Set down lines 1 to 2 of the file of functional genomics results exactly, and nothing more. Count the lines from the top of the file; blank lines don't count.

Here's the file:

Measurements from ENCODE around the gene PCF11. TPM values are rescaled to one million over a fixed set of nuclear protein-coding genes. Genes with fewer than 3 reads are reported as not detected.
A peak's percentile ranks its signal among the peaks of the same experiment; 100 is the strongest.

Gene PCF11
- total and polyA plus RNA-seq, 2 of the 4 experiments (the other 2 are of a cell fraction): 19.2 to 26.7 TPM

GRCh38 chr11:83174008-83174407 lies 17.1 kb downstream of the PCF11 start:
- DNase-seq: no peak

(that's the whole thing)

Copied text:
Measurements from ENCODE around the gene PCF11. TPM values are rescaled to one million over a fixed set of nuclear protein-coding genes. Genes with fewer than 3 reads are reported as not detected.
A peak's percentile ranks its signal among the peaks of the same experiment; 100 is the strongest.